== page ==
The chapter concludes in part with these thoughts,
“The stories told here show two particular dimensions of the cultural and individual healing that are required in order to work towards the educational goals described. The colonized must see where she/he has been “sutured” into the narrative of inferiority and shame—a story that, as Charity describes, cannot and should not be “swallowed.” And the one bred to be the colonizer must see how she/he has been “sutured” into the assumptions of dominance and guilt. The way out of such I-prisons is through deeply felt self-understanding, thus realizing we have been shaped by fearful stories that have taken root in our selves. Such stories must be uncovered and questioned in order for a bridge between conflicting selves and conflicting others to be constructed.”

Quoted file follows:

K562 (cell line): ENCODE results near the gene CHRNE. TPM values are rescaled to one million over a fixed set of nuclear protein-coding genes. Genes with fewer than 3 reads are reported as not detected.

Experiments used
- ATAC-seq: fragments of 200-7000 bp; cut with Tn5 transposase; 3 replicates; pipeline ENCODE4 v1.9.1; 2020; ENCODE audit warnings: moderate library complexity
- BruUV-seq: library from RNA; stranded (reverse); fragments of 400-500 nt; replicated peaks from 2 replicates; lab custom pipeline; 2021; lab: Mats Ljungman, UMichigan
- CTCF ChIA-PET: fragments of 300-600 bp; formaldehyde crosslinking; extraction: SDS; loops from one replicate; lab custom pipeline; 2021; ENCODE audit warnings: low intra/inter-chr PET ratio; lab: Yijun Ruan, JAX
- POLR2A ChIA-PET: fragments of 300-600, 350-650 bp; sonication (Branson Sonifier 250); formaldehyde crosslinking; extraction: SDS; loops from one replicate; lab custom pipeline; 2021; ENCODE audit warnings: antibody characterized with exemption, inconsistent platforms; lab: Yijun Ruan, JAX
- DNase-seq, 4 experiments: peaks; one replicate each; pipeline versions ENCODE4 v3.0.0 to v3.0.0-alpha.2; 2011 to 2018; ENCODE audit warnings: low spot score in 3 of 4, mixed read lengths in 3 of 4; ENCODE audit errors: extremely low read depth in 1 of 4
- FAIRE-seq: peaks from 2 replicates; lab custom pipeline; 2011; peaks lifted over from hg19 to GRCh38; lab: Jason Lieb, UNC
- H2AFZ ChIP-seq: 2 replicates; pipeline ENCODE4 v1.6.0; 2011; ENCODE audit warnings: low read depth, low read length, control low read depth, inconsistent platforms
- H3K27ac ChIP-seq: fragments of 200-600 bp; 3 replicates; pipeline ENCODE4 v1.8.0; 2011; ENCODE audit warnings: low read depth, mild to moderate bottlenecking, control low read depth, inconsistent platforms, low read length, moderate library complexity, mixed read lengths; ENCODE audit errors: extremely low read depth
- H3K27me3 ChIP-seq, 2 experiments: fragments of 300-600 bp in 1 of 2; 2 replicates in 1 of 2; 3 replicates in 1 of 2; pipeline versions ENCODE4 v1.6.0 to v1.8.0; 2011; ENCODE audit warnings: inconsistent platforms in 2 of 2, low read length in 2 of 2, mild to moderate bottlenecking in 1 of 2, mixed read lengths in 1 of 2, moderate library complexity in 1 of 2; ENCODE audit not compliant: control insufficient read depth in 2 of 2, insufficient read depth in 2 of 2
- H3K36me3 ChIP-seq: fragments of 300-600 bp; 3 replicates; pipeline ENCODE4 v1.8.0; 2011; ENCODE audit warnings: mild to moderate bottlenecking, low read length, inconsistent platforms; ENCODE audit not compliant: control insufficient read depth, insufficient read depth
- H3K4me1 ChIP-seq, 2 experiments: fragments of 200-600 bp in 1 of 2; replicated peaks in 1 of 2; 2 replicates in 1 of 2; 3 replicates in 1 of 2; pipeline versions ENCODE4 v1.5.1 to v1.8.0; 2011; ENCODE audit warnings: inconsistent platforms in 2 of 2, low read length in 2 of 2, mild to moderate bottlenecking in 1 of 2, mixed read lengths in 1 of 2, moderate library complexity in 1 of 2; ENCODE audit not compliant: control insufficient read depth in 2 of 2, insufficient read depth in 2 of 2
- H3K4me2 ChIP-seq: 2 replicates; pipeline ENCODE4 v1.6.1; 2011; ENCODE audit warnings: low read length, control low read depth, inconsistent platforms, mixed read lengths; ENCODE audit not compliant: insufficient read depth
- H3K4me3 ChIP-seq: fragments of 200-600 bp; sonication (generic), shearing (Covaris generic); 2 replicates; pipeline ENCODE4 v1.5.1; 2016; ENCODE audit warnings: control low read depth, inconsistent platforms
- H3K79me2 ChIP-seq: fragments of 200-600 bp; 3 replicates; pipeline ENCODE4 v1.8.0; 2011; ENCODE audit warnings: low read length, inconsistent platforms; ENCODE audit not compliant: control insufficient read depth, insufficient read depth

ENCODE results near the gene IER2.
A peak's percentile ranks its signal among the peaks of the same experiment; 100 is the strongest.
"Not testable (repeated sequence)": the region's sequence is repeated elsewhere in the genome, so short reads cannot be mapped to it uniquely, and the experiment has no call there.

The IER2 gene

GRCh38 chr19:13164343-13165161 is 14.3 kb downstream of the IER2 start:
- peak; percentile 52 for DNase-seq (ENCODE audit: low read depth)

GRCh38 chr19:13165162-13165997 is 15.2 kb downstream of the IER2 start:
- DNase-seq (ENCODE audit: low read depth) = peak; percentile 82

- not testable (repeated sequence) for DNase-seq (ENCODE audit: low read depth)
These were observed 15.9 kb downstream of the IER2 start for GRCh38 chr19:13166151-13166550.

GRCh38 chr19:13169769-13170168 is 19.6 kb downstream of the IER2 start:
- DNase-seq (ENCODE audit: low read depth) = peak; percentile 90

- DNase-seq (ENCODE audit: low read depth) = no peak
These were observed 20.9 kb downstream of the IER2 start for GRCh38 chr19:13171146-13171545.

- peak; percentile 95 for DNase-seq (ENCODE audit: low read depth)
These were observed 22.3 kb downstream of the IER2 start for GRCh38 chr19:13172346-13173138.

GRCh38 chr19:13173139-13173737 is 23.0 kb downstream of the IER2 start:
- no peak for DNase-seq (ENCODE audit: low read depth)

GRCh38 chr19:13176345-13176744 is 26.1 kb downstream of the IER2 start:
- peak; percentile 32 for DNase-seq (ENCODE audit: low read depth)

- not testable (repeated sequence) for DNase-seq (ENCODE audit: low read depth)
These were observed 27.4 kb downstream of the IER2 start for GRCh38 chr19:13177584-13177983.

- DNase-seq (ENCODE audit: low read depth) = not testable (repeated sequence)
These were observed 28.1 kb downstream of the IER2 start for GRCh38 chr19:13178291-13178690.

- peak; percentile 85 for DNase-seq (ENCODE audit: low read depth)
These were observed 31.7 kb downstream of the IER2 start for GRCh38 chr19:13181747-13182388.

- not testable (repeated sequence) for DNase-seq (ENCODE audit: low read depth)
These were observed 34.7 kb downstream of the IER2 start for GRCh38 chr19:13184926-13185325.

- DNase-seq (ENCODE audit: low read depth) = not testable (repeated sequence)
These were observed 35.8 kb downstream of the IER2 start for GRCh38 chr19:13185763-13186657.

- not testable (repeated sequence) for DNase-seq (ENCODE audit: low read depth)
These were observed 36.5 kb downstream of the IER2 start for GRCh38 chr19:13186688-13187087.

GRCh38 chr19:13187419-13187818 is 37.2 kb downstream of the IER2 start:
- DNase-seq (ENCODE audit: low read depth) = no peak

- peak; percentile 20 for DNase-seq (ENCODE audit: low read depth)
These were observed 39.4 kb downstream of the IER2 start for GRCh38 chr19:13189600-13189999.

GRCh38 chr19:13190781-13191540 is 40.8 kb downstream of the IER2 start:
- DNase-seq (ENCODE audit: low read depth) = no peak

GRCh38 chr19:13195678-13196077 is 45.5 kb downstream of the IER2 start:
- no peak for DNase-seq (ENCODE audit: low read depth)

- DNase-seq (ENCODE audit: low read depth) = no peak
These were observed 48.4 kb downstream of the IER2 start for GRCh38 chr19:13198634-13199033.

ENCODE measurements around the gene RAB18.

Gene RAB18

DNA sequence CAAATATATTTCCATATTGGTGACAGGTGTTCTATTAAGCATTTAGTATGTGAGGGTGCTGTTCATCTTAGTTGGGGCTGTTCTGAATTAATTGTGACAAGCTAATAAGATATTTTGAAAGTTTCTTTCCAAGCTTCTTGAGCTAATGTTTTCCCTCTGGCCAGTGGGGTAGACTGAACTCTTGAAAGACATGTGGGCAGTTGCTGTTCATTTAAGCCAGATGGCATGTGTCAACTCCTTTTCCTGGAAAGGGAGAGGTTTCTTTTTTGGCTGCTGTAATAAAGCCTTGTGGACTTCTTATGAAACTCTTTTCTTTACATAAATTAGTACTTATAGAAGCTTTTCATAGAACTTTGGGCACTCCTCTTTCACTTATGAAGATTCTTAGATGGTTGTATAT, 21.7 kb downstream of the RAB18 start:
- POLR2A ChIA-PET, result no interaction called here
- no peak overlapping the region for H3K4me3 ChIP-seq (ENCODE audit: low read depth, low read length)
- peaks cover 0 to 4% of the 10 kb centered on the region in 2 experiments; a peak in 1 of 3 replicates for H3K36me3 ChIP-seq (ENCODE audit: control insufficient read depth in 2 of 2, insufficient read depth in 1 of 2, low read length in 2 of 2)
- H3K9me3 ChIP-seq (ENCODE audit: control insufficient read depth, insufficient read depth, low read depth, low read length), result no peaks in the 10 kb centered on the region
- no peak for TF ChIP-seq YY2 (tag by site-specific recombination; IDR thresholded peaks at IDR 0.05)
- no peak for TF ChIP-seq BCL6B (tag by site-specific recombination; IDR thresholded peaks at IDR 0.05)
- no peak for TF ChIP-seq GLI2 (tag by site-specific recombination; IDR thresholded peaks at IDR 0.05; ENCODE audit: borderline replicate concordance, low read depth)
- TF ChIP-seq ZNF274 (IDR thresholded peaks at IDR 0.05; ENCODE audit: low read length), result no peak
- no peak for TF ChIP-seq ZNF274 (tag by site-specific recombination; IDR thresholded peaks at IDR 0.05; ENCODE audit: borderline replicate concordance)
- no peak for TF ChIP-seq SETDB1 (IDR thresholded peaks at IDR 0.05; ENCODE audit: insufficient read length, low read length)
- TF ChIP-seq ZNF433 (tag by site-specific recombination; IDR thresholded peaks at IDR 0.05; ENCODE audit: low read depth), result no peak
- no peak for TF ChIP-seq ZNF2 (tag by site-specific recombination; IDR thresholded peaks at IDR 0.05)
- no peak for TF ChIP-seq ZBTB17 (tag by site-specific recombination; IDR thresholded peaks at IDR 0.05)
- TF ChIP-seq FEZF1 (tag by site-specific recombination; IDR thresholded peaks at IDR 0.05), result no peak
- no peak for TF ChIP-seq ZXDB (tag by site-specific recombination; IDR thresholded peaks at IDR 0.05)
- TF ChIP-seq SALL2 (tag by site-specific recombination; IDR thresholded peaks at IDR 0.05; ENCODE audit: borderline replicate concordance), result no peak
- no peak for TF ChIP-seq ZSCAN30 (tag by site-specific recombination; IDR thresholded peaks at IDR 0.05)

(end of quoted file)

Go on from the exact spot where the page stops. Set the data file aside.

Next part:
Charity Jardine’s final MAIS project has just been completed. She will convocate in 2018. Her final project is entitled, “Narratives of First Nations Education: A Critical Examination of Pedagogy, Failure, and Reconciliation.”
Charlene Bonnar has graduated with MAIS and was at convocation this past June. Her final project was about examining the narrative she grew up with as “a white girl on treaty six land” and how this needed to be explored for her to work more effectively as a student advisor at Lakeland college, Lloydminster. It’s called, “Âsokan – “Bridge”: Building the Bridge to Reconciliation, One Story at a Time”
A copy of the chapter can be requested from: email@example.com
 Treaty 6 is an agreement signed on August 23, 1876, covering 50 First Nations across Alberta, Saskatchewan, and Manitoba, which made provisions for the right to education and self-determination of First Nations people.